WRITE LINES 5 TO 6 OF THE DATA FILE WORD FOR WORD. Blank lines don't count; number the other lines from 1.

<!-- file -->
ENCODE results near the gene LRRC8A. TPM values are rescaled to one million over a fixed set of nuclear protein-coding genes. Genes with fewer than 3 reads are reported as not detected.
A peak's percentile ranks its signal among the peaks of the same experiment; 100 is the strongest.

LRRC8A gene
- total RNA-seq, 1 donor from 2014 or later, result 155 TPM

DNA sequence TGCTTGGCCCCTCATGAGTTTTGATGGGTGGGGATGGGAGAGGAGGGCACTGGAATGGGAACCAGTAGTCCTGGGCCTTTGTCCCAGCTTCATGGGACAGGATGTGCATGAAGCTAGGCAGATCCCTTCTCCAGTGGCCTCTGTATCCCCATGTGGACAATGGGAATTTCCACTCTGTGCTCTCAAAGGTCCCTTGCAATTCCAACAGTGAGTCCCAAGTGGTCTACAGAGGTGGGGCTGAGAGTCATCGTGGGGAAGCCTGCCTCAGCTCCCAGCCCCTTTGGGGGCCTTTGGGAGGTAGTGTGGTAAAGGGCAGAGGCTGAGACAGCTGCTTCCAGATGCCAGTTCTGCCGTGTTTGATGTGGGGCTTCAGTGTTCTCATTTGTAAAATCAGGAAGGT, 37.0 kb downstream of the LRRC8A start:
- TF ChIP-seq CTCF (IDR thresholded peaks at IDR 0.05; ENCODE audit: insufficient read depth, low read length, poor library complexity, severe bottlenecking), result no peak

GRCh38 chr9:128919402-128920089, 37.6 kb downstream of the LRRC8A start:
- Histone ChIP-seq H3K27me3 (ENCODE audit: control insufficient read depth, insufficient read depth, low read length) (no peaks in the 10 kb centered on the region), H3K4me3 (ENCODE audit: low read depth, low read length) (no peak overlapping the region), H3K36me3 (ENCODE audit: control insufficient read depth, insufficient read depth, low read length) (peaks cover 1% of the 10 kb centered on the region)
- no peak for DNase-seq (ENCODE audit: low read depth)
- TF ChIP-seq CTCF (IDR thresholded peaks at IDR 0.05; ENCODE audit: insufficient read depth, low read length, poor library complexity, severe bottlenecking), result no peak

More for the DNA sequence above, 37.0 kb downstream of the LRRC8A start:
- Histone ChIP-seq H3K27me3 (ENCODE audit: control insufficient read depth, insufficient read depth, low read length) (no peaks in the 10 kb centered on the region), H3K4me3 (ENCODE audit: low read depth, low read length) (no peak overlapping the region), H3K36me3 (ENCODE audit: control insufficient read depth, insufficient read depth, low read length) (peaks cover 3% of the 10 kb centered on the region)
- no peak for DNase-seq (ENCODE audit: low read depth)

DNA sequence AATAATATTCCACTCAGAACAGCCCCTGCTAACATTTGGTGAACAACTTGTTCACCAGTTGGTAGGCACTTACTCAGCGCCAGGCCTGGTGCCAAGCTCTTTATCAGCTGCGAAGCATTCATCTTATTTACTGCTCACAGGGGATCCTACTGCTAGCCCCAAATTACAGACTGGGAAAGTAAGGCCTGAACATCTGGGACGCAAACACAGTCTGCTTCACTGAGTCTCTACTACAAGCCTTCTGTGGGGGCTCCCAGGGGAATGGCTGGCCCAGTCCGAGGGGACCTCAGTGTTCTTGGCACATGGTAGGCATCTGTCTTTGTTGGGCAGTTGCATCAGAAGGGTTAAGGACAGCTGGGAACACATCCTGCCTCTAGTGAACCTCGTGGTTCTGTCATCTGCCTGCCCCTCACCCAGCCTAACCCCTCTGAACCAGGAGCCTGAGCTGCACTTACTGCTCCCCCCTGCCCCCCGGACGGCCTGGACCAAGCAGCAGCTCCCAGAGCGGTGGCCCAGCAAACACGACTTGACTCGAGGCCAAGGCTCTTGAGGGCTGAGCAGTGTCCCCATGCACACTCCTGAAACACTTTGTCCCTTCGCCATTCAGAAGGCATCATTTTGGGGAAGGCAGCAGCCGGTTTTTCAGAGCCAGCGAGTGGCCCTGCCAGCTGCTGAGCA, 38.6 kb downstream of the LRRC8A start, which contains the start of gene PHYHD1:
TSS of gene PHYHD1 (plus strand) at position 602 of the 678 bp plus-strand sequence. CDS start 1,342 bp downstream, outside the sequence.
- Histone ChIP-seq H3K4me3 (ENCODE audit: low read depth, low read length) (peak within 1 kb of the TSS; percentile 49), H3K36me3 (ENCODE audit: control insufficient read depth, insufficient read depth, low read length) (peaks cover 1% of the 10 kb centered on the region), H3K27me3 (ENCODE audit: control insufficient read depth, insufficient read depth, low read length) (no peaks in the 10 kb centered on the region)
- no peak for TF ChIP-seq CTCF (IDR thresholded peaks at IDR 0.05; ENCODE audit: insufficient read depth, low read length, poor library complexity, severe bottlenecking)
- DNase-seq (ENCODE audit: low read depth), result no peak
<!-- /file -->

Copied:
DNA sequence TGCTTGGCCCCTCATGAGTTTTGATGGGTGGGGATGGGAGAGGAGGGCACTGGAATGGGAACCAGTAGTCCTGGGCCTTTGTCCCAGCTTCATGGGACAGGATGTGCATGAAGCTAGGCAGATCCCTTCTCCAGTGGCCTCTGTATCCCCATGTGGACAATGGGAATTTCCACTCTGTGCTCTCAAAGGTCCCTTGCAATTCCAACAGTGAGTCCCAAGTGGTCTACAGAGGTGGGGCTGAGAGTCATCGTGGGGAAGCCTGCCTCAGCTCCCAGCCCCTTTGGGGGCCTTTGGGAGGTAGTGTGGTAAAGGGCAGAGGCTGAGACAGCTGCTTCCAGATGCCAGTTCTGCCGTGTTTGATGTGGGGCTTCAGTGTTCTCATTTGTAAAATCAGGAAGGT, 37.0 kb downstream of the LRRC8A start:
- TF ChIP-seq CTCF (IDR thresholded peaks at IDR 0.05; ENCODE audit: insufficient read depth, low read length, poor library complexity, severe bottlenecking), result no peak